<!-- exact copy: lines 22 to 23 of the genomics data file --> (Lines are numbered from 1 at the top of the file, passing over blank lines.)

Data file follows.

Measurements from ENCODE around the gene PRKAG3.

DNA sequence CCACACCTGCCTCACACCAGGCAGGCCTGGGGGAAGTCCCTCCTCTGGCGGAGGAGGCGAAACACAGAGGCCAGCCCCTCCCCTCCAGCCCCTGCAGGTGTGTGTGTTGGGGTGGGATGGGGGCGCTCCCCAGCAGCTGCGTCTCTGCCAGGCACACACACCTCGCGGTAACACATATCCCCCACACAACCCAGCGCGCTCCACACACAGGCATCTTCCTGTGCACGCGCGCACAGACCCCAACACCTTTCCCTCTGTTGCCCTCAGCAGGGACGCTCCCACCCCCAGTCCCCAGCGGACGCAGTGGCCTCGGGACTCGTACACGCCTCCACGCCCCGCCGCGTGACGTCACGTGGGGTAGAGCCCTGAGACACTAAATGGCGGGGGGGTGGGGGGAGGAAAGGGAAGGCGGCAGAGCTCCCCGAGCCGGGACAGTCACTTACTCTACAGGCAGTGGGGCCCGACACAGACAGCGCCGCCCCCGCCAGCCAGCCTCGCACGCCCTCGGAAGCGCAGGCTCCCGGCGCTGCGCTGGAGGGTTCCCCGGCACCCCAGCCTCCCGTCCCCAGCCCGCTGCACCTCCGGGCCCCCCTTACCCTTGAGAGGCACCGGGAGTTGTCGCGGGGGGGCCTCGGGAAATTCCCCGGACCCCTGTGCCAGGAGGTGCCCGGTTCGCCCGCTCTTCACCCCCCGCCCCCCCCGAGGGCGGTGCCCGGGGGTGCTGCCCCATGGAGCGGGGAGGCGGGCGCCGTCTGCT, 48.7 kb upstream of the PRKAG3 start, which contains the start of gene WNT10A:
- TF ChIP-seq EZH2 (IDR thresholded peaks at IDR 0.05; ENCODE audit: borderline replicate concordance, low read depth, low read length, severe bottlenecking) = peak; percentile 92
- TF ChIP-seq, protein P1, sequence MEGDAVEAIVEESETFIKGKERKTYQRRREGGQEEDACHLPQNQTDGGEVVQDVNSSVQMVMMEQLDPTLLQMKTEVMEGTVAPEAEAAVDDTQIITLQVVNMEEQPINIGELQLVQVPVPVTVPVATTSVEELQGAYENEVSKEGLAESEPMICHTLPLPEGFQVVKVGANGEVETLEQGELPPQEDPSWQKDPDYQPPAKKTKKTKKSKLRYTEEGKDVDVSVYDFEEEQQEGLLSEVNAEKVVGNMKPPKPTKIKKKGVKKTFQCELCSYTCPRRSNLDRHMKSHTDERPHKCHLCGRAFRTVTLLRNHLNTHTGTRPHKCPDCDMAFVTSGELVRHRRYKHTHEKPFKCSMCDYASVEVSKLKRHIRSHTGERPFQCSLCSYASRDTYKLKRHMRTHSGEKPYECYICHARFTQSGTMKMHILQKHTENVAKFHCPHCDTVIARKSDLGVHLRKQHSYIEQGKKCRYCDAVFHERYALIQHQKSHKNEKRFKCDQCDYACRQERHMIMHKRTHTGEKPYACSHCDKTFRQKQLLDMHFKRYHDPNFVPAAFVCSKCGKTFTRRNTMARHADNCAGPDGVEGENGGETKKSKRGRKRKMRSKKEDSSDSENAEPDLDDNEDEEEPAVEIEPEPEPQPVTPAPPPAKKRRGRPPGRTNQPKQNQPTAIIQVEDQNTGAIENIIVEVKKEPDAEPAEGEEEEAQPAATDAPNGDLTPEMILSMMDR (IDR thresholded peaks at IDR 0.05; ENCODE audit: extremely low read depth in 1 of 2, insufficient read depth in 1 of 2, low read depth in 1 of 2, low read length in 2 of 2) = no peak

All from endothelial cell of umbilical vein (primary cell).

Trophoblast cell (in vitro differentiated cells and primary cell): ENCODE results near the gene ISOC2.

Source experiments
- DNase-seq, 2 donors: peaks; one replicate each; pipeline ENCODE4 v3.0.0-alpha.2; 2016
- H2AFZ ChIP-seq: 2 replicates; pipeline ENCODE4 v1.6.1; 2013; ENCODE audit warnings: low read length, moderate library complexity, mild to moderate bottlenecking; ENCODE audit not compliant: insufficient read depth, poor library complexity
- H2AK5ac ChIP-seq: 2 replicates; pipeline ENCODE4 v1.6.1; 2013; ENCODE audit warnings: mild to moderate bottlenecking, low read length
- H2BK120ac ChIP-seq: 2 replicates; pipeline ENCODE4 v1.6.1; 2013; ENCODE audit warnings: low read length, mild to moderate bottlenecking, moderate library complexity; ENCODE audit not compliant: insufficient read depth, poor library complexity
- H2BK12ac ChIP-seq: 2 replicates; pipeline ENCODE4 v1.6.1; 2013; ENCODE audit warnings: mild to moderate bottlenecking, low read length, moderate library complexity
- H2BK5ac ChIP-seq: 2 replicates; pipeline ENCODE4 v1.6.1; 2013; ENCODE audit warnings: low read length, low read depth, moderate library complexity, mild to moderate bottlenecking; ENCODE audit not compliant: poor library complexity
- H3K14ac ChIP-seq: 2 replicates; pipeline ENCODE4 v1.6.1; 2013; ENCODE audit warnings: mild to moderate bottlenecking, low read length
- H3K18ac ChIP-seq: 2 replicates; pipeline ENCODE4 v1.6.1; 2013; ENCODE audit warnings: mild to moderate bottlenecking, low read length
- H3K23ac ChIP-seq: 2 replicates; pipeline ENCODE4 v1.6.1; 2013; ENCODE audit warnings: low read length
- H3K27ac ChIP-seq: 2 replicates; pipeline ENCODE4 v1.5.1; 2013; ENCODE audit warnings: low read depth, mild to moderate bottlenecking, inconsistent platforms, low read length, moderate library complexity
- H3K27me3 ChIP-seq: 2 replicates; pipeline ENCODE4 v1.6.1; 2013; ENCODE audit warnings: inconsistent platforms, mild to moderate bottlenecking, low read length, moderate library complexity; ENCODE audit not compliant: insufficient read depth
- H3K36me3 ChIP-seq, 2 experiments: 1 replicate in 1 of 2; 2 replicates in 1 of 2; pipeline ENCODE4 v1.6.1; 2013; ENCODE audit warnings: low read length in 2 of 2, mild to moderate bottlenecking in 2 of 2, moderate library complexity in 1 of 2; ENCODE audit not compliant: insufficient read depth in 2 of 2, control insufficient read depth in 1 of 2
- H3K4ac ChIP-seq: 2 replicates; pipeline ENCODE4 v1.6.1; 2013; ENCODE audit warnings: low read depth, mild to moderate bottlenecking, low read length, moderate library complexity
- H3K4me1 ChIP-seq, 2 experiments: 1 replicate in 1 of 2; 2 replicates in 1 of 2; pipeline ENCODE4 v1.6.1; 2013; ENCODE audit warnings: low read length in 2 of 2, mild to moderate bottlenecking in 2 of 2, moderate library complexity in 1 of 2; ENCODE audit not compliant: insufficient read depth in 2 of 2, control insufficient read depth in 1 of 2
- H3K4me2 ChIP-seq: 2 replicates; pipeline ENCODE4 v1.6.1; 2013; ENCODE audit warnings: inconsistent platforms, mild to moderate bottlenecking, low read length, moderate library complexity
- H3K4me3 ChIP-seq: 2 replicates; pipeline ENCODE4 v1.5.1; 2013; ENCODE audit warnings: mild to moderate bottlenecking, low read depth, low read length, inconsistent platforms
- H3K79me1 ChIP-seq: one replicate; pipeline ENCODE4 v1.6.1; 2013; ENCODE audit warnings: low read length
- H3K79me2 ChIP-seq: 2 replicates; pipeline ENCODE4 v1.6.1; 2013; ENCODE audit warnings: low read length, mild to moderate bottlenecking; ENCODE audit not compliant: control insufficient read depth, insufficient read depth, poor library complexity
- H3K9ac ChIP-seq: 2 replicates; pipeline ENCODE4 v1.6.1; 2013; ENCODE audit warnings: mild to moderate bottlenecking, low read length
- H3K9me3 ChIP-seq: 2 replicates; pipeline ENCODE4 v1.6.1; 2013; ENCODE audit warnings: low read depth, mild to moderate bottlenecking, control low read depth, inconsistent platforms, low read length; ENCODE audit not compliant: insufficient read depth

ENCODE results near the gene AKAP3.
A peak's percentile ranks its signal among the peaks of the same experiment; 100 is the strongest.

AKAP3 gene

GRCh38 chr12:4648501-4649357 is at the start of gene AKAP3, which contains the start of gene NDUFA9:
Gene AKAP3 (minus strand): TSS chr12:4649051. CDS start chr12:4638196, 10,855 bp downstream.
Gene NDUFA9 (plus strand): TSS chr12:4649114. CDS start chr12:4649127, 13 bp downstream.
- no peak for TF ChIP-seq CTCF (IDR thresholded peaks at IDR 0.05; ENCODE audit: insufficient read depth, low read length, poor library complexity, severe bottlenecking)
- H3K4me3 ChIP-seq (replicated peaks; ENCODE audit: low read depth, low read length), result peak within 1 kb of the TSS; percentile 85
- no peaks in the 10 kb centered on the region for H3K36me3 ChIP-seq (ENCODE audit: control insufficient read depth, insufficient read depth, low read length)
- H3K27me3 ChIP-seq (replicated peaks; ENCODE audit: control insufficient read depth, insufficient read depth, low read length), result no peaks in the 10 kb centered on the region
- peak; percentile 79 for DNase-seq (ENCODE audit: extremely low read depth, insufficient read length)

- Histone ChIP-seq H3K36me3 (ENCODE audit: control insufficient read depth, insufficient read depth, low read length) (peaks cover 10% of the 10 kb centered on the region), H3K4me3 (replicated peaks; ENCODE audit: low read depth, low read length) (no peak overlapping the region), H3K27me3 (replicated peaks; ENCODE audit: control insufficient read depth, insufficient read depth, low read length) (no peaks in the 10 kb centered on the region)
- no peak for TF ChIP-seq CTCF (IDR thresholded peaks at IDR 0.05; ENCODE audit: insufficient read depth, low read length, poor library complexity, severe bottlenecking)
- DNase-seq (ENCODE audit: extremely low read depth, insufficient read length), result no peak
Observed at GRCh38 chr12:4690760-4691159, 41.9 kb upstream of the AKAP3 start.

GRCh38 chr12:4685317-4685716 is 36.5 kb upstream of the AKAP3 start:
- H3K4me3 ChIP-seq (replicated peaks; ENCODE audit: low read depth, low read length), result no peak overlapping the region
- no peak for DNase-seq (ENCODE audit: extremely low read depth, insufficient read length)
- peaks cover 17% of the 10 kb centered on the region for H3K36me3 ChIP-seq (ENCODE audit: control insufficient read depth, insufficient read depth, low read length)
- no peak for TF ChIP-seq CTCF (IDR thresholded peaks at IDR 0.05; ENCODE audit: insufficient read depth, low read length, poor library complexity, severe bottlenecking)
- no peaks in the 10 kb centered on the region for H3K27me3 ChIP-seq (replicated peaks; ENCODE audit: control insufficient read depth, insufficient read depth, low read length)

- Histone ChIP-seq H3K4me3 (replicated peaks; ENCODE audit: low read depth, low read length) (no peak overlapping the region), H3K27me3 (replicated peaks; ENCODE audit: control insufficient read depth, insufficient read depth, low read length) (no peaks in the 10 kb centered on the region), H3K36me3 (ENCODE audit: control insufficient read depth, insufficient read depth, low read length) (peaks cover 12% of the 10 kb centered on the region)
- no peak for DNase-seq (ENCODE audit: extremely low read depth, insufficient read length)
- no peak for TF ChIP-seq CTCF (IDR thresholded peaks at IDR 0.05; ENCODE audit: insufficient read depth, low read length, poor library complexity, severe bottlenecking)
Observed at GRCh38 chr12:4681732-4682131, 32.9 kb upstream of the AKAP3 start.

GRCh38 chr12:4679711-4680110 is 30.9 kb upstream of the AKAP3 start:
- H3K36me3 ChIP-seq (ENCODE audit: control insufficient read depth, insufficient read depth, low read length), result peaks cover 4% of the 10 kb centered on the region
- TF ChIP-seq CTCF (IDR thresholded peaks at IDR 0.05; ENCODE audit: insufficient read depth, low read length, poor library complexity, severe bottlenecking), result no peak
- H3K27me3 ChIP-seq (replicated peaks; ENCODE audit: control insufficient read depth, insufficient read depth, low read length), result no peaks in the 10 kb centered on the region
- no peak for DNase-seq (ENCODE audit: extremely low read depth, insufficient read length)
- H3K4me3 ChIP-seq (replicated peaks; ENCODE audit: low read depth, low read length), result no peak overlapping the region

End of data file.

- H3K4me2 ChIP-seq: 2 replicates; pipeline ENCODE4 v1.6.1; 2013; ENCODE audit warnings: inconsistent platforms, mild to moderate bottlenecking, low read length, moderate library complexity
- H3K4me3 ChIP-seq: 2 replicates; pipeline ENCODE4 v1.5.1; 2013; ENCODE audit warnings: mild to moderate bottlenecking, low read depth, low read length, inconsistent platforms